At Fremont City Hall, officials are singing Tesla's praises. They say nearly 5,000 jobs were lost and Tesla has brought back nearly all of those. They say Tesla's been good for the community and their economy. "We are very proud to be the home of their factory," said Fremont Mayor Bill Harrison. "We have over 4,000 people who are working, assembling state-of-the-art vehicles now really helping Fremont solidify its presence in the Silicon Valley."
But Mayor Harrison said the economic boost from Tesla goes beyond a recovery. "There's something about Tesla that people want to locate around. We've seen a bump and other companies that want to locate around there because they want to be around Tesla. They want to be around that area as it starting to boom."
Fremont Economic Development Director Kelly Kline said for Fremont, Tesla is serving as an economic catalyst. "There's a whole clean tech industry that is interested in co-locating with like-minded companies. That is one of our fastest growing industries, in fact, since 2007. Our clean tech companies have grown 200-percent."
Kline said Tesla itself is also spinning off other companies that make the products that go into Tesla's cars. "For example, there's a contract manufacturer literally across the freeway from where Tesla sits and they can see each other. It's called a Asteelflash and they make the motherboards that go into Tesla."
Kline said this spin-off benefit goes beyond the Fremont city limits. "We found that our neighbors in Oakland and San Francisco, San Leandro and Union City and San Jose and others have actually seen the benefit of this as well."
Kline also said other electric car innovators also want to be around Tesla. "The EV Industry, the electric car industry. likes to see synergy in being close to a work force that is already familiar with the skill sets."
The need for skilled workers is making a big impact on the Fremont Unified School District. Superintendent Dr. Jim Morris says Tesla has become an important player. "Tesla's been a great partner serving on the advisory board for our technical education program and also recruiting and hiring students who are graduates from the school district."
Morris said Tesla has hired approximately 30 students who have gone through the district's Engineering and Automotive Technology programs. "These young men and women have now gotten technical good paying jobs at Tesla and a great future ahead of them."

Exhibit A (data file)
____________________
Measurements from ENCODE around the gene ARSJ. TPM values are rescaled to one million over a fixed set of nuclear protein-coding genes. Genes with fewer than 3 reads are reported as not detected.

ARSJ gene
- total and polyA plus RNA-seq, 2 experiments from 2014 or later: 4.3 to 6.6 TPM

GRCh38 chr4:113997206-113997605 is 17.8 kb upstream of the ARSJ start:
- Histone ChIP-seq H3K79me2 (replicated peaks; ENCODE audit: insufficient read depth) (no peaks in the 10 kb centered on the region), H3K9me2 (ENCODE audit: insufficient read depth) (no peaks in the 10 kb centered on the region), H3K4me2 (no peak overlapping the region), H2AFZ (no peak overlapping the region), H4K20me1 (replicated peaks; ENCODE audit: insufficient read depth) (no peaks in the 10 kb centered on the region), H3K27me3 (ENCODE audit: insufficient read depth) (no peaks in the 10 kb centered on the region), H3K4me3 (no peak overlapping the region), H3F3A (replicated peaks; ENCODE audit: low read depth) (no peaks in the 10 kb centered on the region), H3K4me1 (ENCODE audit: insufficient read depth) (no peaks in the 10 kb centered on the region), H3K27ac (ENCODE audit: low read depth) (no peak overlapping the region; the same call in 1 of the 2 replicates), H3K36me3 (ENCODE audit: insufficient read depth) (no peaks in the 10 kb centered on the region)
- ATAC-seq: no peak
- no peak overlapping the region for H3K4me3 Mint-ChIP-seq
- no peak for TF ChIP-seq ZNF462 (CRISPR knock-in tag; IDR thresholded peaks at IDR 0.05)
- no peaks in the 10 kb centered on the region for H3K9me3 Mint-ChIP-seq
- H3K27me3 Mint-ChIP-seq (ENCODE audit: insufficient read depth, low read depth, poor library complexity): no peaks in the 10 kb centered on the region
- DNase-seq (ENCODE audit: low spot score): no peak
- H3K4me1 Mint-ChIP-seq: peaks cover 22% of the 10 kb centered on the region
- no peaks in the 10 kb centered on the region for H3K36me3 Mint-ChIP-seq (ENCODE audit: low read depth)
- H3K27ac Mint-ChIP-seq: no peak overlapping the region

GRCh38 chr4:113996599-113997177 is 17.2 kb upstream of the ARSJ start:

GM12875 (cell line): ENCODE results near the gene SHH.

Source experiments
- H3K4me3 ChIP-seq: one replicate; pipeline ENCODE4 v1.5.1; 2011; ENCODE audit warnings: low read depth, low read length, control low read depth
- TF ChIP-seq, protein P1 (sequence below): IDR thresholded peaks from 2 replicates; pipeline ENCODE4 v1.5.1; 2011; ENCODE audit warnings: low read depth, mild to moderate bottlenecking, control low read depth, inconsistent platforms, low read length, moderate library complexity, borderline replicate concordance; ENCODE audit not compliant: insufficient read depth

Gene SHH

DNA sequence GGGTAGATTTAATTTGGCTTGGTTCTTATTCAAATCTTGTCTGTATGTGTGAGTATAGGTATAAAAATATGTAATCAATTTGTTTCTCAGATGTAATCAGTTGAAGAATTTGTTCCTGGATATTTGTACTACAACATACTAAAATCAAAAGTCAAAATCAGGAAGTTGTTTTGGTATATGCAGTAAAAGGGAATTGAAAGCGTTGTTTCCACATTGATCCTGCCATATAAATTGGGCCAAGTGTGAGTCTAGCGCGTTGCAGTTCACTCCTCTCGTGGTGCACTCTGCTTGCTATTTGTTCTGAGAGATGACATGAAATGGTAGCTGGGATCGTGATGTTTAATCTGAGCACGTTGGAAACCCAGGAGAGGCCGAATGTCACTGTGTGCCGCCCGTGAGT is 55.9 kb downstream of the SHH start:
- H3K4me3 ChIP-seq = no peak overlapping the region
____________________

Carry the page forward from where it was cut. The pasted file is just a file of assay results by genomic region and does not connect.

When it comes to training skilled workers, Kelly Kline said Tesla offers a variety of jobs at a number of skill levels. "They have so many different skills that they can entertain from in just basic technician level to some very highly skilled engineers but it's also very ripe training ground as well."
Dr. Morris said the promise of a long term, high-paying job and Tesla's presence in the community are igniting something new and different in students. "Having Tesla here had kind of ignited dreams in many students. Proximity helps young people to have dreams to say, 'Hey, maybe I could go be an engineer. Maybe I could design this car of the future and we're down the street.' It's really interesting because we've just seen an explosion of interest in our architecture and engineering pathways for kids."
Tesla is associated with innovation and Dr. Morris said the company's different way of thinking is spilling over into the district. "It's good for education when you have these kinds of businesses come in to the community because it forces us to rethink why do my classrooms look the way they do? We have students sit in individual desks, in rows in a classroom. Students in the future are going to have these high-paying technical and skilled jobs that are going to require students have the ability to work in teams, to have conversations, to work together to use technology."
At City Hall, Fremont City Manager Fred Diaz said he has seen first hand the positive impact Tesla has had on his community. He offers his insight to Tesla's doubters about the company's ability to create jobs. "You know as a City Manager, I think economic development is extremely important. I don't think there's a County Administrator or City Manager out there that would tell you any different. The rest is politics. You know if people want to be naysayers about Tesla, I think that's just being contrary."
As for Nevada's local governments that will soon have Tesla as a new neighbor, Diaz said Tesla's and the anticipated growth associated with the company will require them to step it up. "That's not to say there won't be any impacts. But to those professionals who are out there running respective County and City government, you know you need to get ready."
News 4's Terri Hendry traveled to Fremont, California to find out the impact Tesla's presence has made in their neck of the woods -- and the implications reach farther than initially imagined.